• The federal government has several tools to determine whether an organization is HIPAA compliant. First, the Department of Health and Human Services (HHS) may choose to audit selected covered entities and business associates. HHS has conducted two such audits already. In each instance, dozens of organizations were audited. HHS compiled the results of the audits to determine which areas of HIPAA compliance were deficient. Second, HHS, typically upon receiving a complaint or breach notification data, may investigate an entity to determine whether the entity has violated one or more HIPAA standards.
  • When HHS investigates a covered entity or business associate, HHS may decide to take remedial action. This may consist of entering into a corrective action plan (CAP) with the covered entity or business associate, and/or a resolution agreement, under which the entity pays a specific sum to HHS in lieu of a civil monetary penalty.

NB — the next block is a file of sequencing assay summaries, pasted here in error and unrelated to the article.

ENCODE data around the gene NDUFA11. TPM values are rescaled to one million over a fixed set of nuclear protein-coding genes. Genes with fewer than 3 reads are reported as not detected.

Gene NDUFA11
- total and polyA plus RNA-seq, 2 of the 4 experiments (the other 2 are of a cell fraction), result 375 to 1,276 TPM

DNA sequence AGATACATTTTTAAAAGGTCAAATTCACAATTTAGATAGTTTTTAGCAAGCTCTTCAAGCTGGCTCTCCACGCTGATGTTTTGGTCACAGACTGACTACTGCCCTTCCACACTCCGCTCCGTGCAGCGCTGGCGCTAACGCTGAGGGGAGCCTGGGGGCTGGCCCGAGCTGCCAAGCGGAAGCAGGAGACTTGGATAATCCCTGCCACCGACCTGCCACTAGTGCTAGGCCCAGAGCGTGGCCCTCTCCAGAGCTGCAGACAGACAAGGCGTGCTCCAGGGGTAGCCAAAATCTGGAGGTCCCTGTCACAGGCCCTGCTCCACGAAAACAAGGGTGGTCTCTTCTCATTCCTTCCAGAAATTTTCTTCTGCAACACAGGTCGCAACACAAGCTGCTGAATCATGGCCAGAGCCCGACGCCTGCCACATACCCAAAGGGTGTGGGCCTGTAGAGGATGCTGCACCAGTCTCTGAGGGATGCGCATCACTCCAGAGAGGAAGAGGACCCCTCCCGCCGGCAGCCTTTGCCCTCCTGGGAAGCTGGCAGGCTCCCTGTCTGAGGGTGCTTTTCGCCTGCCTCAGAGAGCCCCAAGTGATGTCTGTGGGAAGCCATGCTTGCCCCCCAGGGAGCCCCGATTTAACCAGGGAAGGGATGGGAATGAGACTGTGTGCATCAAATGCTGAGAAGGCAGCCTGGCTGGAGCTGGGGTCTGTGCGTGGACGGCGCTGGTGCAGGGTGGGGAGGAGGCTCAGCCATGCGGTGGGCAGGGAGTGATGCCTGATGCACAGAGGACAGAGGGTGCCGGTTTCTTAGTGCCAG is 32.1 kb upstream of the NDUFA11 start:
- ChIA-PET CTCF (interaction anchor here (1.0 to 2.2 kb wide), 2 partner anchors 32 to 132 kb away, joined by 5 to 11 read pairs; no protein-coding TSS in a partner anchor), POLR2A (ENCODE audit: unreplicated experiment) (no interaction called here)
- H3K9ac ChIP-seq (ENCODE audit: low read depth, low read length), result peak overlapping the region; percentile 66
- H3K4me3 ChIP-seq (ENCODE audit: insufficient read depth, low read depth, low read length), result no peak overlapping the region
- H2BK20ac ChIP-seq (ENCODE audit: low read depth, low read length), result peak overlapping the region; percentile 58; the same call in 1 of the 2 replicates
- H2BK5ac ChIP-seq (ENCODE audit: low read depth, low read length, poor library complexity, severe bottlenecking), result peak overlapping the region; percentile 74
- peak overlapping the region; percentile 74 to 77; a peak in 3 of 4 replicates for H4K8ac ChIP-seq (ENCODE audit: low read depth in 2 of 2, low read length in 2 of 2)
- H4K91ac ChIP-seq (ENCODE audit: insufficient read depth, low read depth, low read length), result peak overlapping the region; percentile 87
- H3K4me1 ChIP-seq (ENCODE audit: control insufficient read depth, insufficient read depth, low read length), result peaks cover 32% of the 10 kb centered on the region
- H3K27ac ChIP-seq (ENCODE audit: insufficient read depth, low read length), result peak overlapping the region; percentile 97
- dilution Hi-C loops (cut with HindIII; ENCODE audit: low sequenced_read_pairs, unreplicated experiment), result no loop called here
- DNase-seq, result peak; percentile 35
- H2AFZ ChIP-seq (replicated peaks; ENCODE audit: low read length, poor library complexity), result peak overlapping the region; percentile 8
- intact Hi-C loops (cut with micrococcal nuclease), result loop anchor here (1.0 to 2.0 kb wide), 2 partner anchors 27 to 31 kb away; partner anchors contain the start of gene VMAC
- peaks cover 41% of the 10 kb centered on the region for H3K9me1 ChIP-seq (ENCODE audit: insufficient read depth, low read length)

• Healthcare providers who intend to share PHI with business associates, such as SaaS entities, MSPs, and cloud storage providers, must obtain satisfactory written assurances from these entities, embodied in a business associate agreement, to the effect that the entities will take appropriate measures to safeguard protected health information and electronic protected health information.

SOC 2 HIPAA: Do I Need Both?

Businesses may require that their SaaS providers be SOC 2-certified. SOC 2 certification is not a legal requirement, but is frequently required as a prerequisite to entering into a SaaS services agreement. In other words, a business may insist that a SaaS provider be SOC-2 certified before doing business with that provider.

An organization can demand SOC 2 HIPAA compliance. This means the organization, as a prerequisite to doing business with a SaaS provider, can require that a SaaS provider be both SOC 2 certified AND HIPAA compliant. The organization can gauge the existing degree of HIPAA compliance by sending a due diligence questionnaire to the prospective HIPAA compliant SaaS provider. The questionnaire consists of questions designed to assess the SaaS provider’s ability and capability to safeguard the confidentiality, integrity, and availability of PHI and ePHI. If an organization has provided SOC 2 certification, and has demonstrated its ability to protect the confidentiality, integrity, and availability of PHI, the organization has met SOC 2 HIPAA requirements.